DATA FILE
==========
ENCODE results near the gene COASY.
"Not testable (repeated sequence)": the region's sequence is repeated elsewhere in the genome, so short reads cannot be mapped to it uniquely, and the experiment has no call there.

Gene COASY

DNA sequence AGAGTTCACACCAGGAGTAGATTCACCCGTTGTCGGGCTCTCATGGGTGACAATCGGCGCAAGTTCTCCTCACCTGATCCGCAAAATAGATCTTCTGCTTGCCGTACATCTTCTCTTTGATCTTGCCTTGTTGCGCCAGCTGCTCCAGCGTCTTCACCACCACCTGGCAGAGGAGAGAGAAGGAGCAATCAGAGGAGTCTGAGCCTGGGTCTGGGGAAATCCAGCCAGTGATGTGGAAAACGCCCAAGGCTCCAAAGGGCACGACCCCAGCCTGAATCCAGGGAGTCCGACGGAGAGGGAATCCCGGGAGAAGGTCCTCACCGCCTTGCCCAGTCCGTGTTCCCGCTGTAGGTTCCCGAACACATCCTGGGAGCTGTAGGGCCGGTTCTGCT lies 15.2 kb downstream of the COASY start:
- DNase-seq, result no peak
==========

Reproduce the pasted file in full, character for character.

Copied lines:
ENCODE results near the gene COASY.
"Not testable (repeated sequence)": the region's sequence is repeated elsewhere in the genome, so short reads cannot be mapped to it uniquely, and the experiment has no call there.

Gene COASY

DNA sequence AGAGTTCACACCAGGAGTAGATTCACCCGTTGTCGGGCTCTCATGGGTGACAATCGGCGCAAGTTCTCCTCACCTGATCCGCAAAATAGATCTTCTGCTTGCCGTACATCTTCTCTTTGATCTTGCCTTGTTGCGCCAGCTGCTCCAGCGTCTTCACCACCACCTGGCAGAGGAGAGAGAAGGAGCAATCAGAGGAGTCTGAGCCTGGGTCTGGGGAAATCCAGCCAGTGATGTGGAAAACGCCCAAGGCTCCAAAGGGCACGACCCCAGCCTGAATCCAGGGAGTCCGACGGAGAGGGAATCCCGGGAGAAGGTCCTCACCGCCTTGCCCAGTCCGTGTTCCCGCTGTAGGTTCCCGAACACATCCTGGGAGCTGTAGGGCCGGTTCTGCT lies 15.2 kb downstream of the COASY start:
- DNase-seq, result no peak